Hanoi, Vietnam

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Beautiful functioning chaos

How many times can you reinvent a city? Well, if your existence spans more than a millennium, quite a few times. For over a thousand years Hanoi has been in the crosshairs of  Vietnamese, Chinese, French, Japanese and American wars and empires. Walking through the city, up narrow staircases, passed the Opera House, down narrow pathways, through ancient temples and thousand year old universities, or just having a drink in a former opium den, the layers of that history become apparent, similar to a sedimentary rock cliffs.


This list is hand-picked and curated from a combination of top ten lists and recommendations from the locals. All experienced first hand, so if it's a pricey spot it's worth the dong and if it's not, it's worth the walk. But always remember, "good food and good eating are about risk" - A. Bourdain. 

Quán Bia Minh: Authentic Vietnamese meals and patio tables. Take a seat and watch the Hanoi chaos whizz by.

Xoi Yen: Something is incredibly comforting about Xoi Yen’s rice bowls. Very basic and affordable you’ll find fried meat and egg over sticky rice. Perfect if your stomach  (aka, your hangover) is holding you back from your day’s adventure.

Banh Goi: Tucked beneath a beautiful old banyan tree in a small restaurant serving up cheap street eats.  

Moto San Uber Noodle: A small counter on a sidewalk in a quieter street in the French Quarter. This spot offers delicious Ramen and cold beer. A fantastic meal and a delightful touch of quiet in an always bustling city.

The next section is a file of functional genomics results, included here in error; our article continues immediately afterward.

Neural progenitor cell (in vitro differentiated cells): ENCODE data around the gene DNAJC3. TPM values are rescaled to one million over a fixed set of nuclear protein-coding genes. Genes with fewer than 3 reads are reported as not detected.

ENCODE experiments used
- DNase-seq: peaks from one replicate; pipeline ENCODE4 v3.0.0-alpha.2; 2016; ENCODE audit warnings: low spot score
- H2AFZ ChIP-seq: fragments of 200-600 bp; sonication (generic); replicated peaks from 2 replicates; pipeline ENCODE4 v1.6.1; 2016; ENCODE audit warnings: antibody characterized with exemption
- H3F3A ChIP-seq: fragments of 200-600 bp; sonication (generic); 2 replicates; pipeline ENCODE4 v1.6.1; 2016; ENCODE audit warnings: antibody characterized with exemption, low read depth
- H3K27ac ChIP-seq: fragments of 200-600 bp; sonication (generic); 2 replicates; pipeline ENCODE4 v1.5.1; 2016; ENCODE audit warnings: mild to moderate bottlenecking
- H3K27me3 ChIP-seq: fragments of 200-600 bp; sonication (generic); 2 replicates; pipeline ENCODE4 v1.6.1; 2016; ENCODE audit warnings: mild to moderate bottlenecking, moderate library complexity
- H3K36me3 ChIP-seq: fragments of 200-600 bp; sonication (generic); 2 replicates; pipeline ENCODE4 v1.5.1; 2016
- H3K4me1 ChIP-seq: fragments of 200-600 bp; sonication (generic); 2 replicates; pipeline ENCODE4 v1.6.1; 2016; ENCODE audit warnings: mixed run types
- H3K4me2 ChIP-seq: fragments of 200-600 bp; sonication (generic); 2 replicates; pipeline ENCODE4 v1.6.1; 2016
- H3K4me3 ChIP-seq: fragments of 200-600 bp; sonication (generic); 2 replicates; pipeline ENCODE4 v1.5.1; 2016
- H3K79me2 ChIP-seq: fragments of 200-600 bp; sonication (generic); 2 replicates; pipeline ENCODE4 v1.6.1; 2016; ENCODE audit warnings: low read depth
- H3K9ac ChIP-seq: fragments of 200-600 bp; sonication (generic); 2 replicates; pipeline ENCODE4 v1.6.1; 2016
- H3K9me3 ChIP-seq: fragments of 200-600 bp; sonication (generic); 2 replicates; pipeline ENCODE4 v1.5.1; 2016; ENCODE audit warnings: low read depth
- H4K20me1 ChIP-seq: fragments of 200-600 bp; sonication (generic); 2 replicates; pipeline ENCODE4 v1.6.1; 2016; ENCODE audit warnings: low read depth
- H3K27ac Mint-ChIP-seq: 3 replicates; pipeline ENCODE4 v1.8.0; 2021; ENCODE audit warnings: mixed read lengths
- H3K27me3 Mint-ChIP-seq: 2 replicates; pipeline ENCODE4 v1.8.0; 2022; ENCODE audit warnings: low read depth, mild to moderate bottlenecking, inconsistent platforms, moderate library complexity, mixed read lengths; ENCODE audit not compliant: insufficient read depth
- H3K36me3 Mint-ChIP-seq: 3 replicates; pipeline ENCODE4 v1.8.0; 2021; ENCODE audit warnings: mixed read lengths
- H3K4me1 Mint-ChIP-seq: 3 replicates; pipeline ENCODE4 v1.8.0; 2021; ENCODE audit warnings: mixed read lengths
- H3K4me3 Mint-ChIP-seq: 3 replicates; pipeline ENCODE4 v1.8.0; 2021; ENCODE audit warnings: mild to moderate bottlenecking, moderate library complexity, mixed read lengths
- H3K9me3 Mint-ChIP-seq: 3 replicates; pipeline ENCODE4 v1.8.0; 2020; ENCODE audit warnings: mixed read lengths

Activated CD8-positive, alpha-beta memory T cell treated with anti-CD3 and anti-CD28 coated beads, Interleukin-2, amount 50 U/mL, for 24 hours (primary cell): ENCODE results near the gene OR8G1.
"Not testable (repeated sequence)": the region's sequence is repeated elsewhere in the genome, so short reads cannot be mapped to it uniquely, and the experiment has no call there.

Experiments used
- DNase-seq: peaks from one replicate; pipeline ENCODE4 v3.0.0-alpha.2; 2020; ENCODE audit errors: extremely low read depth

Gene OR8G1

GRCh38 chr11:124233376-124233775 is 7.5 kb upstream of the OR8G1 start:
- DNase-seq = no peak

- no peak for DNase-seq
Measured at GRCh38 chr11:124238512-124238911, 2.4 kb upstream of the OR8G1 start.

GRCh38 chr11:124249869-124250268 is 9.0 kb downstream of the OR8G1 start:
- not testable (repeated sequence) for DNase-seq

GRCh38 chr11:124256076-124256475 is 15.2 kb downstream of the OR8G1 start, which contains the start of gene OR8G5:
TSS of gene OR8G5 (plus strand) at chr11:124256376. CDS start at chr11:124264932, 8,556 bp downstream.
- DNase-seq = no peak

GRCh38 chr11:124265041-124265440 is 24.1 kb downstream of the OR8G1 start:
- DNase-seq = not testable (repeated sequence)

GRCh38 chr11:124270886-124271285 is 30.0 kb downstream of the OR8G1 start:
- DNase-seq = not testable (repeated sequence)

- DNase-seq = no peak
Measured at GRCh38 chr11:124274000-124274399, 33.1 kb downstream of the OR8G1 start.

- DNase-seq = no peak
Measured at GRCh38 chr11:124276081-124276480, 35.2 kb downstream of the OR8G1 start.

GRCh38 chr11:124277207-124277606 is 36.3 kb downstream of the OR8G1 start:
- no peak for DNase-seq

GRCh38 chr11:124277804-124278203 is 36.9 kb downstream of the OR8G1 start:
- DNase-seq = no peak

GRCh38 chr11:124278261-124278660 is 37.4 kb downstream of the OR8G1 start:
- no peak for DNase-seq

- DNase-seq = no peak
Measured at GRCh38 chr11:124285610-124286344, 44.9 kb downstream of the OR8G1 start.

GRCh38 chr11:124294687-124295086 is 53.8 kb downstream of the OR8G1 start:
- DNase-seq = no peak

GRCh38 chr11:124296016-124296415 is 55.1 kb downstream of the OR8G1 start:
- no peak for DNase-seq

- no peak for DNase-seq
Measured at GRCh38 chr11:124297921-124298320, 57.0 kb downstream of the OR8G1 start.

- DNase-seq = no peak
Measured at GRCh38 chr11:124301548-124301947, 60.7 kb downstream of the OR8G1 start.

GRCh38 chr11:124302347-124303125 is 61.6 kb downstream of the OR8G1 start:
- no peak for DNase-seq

Banh Mi 25: Very popular and a bit more expensive than most street Bahn mi, but Banh Mi 25 does not disappoint.

Pho Gia Truyen: The insanely fresh peppers will leave you in a soupy haze if you are not careful. Proceed with caution, order the crispy doughnuts.

Pho 10:  In Hanoi you will see people eating pho in every corner of the city. Pho 10 provides unlimited lime+Chili.

Bun Cha 34: Do not leave Hanoi without trying Bun Cha, Grilled pork in vermicelli noodles with herbs and dipping sauce. Aannd now I am hungry.


Egg coffee: This Hanoi specialty is the frothy, fluffy result of whisking an egg with condensed milk and vietnamese coffee. It sounds odd, but damn is this Hanoi speciality delicious.

Cafe pho co: You can walk by the entrance of this cafe without realizing, tucked down a long dark hallway between silk shops, a beautiful garden appears out of nowhere. The egg coffee here is one of the best. 

Cafe Giang: Navigate the small staircase up to the second floor and squeeze in where you can. Take the opportunity to try the egg coffee in the cafe where it was conceived back in 1946.

The Hill Station: These drinks were too good for me to wait to start drinking them, so imagine that glass on the right is a bit more full. Featuring impressive rice wine cocktails made from Sapa rice wine. Delicious with a laid back atmosphere.